Greenhouse gas emissions today are at the same level as in 1990
In the transport sector, the historical trend poses a particular challenge: In contrast to all other sectors, greenhouse gas emissions from the transport sector are now at the same level as in 1990. As passenger car and road freight traffic has increased sharply during this period, it has been possible to decouple traffic growth and greenhouse gas emissions. Nonetheless, transport is the only sector that has not yet made an absolute contribution to climate protection. Today, 93 percent of final energy demand is still based on fossil fuels.
Electromobility is at the heart of road passenger transport
Achieving climate neutrality requires that only zero-emission vehicles be on the roads in 2050. For reasons of efficiency and cost, battery electric vehicles are likely to prevail in the passenger car segment. We will need a complete switch to zero-emission vehicles with an interim target of 14 million electric cars on the road in 2030. New registrations of plug-in hybrid vehicles will expire by the mid-2030s at the latest.
Freight transport, shipping and air transport are based on a technology mix
Technological development is currently less predictable in road freight transport than in passenger cars. As things stand at present, it can be assumed that there will be a technology mix in which around 2/3 of the mileage will be provided by electric trucks – with overhead lines or batteries – and 1/3 by fuel cell vehicles. At the same time, more and more goods are being transported by rail. In 2050, air transport and shipping will be powered entirely by carbon-free, electricity-based fuels. Biofuels in transport will no longer be used by 2050 due to the competition for use, especially with the industry sector.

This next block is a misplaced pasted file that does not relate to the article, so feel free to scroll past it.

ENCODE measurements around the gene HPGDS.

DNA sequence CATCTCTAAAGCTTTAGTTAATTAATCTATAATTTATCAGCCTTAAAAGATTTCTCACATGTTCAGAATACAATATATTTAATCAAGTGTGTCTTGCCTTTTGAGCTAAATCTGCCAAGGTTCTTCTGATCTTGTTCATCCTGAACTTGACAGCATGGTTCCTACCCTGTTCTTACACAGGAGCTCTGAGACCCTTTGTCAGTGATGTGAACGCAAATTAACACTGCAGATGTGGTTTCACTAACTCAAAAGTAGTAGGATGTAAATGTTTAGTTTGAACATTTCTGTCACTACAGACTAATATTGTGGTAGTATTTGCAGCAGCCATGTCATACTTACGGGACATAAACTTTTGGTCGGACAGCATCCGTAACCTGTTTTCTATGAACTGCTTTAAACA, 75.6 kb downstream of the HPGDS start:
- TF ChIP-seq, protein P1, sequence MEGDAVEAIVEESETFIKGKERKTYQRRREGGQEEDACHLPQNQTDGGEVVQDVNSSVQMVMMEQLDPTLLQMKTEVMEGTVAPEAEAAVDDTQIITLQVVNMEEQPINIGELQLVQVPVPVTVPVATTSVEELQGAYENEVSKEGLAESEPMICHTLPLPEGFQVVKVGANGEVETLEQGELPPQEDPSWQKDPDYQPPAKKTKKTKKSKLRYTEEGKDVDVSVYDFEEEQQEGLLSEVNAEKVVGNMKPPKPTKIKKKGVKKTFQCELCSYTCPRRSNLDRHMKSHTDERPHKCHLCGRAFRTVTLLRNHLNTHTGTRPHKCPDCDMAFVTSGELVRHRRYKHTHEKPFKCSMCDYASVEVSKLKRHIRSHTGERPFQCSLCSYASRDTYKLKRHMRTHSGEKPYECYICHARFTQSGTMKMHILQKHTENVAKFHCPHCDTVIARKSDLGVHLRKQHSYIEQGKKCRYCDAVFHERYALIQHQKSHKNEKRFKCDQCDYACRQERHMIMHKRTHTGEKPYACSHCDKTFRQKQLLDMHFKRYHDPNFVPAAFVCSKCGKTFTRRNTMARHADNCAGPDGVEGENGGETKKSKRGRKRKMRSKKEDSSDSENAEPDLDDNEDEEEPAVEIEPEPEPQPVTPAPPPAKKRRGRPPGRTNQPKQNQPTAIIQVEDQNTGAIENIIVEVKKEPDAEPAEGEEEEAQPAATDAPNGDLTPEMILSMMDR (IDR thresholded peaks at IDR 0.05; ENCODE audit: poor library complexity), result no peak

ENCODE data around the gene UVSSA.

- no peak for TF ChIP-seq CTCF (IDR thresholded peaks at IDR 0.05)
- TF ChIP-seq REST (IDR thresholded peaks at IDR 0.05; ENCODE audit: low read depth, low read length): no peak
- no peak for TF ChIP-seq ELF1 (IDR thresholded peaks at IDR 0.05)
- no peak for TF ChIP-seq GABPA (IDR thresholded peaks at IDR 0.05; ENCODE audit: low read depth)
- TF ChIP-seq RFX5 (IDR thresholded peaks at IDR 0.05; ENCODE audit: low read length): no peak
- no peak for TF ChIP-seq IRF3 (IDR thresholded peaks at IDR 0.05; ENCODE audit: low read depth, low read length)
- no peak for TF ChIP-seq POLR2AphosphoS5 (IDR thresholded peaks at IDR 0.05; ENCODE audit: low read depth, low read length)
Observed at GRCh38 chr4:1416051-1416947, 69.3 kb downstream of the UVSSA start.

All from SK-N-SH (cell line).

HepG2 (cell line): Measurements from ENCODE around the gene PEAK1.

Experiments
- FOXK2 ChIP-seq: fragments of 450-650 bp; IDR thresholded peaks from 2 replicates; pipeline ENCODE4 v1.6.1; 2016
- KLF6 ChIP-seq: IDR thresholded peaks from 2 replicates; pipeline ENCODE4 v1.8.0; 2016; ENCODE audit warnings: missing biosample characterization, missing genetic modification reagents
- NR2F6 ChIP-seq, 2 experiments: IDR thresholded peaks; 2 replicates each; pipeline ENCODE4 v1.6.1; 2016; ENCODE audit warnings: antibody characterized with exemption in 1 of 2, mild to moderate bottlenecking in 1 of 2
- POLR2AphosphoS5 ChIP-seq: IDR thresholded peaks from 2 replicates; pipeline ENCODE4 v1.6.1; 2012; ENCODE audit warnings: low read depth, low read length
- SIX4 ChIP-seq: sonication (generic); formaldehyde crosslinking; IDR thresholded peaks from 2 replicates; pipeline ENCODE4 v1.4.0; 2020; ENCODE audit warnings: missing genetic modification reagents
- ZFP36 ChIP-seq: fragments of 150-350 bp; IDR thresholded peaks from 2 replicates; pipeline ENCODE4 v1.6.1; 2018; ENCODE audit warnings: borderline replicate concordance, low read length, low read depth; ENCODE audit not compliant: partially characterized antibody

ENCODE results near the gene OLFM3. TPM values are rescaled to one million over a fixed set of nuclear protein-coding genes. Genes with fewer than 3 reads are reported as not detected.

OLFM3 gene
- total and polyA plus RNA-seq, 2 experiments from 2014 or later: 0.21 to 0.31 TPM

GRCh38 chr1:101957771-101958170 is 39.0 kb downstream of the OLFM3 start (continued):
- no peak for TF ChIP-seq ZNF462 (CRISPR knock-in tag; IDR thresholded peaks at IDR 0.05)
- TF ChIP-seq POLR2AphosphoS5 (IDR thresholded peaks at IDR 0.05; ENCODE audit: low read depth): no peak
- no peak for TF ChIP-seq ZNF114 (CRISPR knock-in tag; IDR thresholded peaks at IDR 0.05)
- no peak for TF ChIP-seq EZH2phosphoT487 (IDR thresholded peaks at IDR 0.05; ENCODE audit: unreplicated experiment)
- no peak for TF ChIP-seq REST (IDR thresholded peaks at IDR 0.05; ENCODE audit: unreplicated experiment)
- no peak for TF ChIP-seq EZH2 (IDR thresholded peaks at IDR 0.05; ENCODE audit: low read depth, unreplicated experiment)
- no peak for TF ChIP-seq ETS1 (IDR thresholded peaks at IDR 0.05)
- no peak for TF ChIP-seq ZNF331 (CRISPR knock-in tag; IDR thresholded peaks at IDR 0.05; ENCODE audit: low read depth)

A more sustainable mobility system is necessary
To achieve climate neutrality and at the same time maintain personal mobility, mobility must become sustainable. This will be made possible by greater shared use of vehicles via pooling as well as significantly more people using public transport, cycling or walking. As a result, total vehicle-kilometers and the number of cars will decrease, but the number of passenger-kilometers travelled in 2050 will be at a similarly high level as today.